Aromatherapy During Pregnancy

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Aromatherapy has been practiced for at least 4000 years and was popular in Ancient India, Greece, Rome and Egypt. Aro­matic essential oils are produced by special glands in the leaves, stems, bark, flowers, roots or seeds of certain plants.

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These oils contain many active ingredients in a highly concen­trated and potent form that, because they are volatile, readily evaporate to release their powerful scent. The oils are collected in a variety of ways.

Those extracted by simple pressing (e.g. bergamot, lemon, orange) are known as ‘essences’, those extracted by distillation are known as ‘essential oils‘, while those obtained by enfleurage (pressing petals between glass sheets coated with animal fat) and solvent extraction are cor­rectly known as ‘absolutes’. The term ‘essential oil‘ is com­monly used to describe them all, however.

Every day when you are breathing and sniffing, over 10000 different aromatic chemicals are wafted up towards receptors at the top of the nose.

These aromas are detected by hair-like nerve endings that, unlike those involved in other senses, are directly connected to the brain, so messages from the nose are passed directly to the limbic system without being filtered by higher centres.

Smells can therefore have a profound effect on emotions and behavior as they can trigger primitive responses that have not been modified by intellectual input.

The limbic system is also one of the most ancient parts of the brain and is directly linked to other centres involved in learning, memories, arousal, emotions and hormone secretion.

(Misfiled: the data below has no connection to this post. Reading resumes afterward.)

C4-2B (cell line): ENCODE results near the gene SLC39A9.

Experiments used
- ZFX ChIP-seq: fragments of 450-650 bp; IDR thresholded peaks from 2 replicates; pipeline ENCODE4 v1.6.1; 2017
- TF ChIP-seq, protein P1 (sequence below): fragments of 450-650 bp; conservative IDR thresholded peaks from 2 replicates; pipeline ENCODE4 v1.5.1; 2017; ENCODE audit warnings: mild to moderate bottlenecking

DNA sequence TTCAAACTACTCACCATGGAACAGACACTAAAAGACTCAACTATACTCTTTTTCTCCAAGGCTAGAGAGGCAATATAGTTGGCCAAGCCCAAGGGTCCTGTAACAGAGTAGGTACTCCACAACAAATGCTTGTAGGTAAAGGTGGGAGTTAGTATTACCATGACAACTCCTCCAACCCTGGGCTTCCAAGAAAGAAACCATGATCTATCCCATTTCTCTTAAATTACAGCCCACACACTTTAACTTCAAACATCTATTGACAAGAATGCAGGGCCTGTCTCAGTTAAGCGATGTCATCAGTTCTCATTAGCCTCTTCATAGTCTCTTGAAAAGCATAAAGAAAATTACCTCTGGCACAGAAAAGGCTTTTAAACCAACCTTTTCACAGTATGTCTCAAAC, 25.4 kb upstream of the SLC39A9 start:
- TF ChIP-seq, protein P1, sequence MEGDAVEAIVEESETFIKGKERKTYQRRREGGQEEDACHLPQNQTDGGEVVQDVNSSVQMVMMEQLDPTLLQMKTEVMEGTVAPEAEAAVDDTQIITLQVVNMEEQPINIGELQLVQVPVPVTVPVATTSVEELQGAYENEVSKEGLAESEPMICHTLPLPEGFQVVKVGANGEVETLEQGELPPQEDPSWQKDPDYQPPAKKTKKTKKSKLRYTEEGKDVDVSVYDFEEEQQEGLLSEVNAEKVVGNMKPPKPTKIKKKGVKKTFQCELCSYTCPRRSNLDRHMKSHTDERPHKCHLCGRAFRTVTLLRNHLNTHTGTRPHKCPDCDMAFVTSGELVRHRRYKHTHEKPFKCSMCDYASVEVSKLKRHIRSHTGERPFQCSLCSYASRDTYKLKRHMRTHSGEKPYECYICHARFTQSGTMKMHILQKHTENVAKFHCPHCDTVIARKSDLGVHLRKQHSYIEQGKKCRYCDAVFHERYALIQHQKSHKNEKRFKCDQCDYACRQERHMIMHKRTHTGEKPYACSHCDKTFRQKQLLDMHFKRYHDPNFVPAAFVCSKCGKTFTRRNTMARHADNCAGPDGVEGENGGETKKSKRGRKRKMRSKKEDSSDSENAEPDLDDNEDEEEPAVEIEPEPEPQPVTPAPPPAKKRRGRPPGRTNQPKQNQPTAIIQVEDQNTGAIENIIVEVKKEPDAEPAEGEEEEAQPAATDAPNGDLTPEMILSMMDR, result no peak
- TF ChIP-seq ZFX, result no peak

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As a result, the sense of smell can trigger powerful responses such as hunger, nostal­gia, fear and mood changes, as well as playing an important role in the recognition and bonding interactions that occur between mother and baby.

 

Essential oils are highly concentrated and—with a few exceptions—should always be diluted with a carrier oil (e.g. avocado, calendula, grapeseed, jojoba, sunflower or wheatgerm oil) before being placed on the skin.

Once in contact with the skin, some of the oils’ constituents will be absorbed to have a medicinal effect in the body. Excess of some oils may be harmful—especially during pregnancy—so always choose oils carefully (preferably with the assistance of a qualified aroma­therapist) and follow the instructions that come with the pack.

 

Where possible, use natural rather than synthetic essential oils. Natural oils generally have a fuller, sweeter aroma that provides a greater therapeutic benefit. Similarly, 100 per cent pure essential oils, whilst more expensive, are more desirable as they have not been mixed with alcohol or other additives.